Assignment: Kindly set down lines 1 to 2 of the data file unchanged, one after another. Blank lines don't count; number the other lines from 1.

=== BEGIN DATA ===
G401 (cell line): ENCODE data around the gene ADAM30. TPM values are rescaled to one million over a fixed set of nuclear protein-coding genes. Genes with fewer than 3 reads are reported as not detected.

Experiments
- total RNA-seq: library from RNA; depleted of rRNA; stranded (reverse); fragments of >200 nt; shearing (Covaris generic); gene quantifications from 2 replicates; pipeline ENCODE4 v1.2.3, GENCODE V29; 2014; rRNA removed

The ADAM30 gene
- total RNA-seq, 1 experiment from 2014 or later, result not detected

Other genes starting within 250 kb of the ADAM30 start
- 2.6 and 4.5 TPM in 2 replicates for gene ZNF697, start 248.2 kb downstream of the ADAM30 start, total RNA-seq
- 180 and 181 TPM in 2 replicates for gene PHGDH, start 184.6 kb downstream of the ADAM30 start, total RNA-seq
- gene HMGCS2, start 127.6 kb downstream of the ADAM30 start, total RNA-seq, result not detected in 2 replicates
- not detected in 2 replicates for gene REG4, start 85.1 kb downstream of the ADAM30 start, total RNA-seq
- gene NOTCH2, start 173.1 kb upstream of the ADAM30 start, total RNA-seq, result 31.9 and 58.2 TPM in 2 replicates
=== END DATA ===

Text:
G401 (cell line): ENCODE data around the gene ADAM30. TPM values are rescaled to one million over a fixed set of nuclear protein-coding genes. Genes with fewer than 3 reads are reported as not detected.

Experiments